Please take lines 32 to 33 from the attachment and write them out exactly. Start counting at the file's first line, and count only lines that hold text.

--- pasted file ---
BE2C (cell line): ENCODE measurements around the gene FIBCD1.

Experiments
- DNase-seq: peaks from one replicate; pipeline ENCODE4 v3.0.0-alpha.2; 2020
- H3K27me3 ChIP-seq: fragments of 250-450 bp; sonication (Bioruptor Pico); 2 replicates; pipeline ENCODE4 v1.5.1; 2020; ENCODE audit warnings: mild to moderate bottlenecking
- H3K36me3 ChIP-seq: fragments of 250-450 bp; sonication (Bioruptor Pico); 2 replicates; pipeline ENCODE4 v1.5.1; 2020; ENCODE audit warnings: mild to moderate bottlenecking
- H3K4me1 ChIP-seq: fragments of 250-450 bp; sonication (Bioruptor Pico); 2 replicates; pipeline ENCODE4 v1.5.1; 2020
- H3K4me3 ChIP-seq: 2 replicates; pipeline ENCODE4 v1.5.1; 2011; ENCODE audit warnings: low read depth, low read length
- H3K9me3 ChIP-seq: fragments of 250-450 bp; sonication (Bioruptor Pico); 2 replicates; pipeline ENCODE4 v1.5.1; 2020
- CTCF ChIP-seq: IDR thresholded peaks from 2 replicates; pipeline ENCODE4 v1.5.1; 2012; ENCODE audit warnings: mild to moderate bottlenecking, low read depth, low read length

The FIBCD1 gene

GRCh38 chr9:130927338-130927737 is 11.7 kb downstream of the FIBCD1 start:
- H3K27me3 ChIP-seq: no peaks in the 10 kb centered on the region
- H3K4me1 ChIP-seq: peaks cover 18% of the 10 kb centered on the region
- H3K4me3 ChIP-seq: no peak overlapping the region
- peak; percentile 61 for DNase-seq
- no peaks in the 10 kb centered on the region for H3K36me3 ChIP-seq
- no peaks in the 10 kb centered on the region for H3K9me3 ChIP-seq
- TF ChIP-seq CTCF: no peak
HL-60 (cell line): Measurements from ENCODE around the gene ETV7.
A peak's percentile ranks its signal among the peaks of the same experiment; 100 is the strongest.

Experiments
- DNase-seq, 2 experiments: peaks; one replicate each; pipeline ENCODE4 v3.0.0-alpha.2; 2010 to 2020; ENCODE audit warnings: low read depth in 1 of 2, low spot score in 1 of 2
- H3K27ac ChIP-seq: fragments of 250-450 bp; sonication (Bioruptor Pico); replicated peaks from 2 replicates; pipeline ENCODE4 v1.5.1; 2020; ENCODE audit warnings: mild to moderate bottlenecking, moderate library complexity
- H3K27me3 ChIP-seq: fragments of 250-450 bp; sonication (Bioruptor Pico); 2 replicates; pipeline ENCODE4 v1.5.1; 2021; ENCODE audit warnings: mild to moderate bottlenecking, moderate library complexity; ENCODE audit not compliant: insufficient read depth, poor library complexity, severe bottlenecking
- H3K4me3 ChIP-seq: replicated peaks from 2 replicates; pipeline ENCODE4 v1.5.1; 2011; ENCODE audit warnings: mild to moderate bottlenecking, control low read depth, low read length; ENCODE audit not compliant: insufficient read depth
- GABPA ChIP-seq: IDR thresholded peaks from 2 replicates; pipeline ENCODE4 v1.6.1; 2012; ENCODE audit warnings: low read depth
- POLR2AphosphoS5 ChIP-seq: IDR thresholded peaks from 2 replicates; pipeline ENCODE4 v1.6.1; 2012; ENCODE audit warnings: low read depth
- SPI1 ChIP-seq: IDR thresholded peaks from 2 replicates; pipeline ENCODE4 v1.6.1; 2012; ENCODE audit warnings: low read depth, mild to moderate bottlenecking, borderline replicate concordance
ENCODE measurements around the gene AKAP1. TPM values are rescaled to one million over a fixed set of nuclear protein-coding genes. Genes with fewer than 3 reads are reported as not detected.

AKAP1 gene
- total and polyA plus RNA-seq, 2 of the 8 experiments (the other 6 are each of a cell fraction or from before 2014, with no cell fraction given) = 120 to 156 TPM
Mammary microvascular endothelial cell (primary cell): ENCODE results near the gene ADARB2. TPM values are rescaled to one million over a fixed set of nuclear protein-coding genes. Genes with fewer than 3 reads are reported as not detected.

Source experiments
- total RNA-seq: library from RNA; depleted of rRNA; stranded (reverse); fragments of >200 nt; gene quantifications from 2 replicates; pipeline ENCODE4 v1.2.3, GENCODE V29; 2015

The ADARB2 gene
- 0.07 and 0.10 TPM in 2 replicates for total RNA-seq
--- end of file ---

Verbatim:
Mammary microvascular endothelial cell (primary cell): ENCODE results near the gene ADARB2. TPM values are rescaled to one million over a fixed set of nuclear protein-coding genes. Genes with fewer than 3 reads are reported as not detected.

Source experiments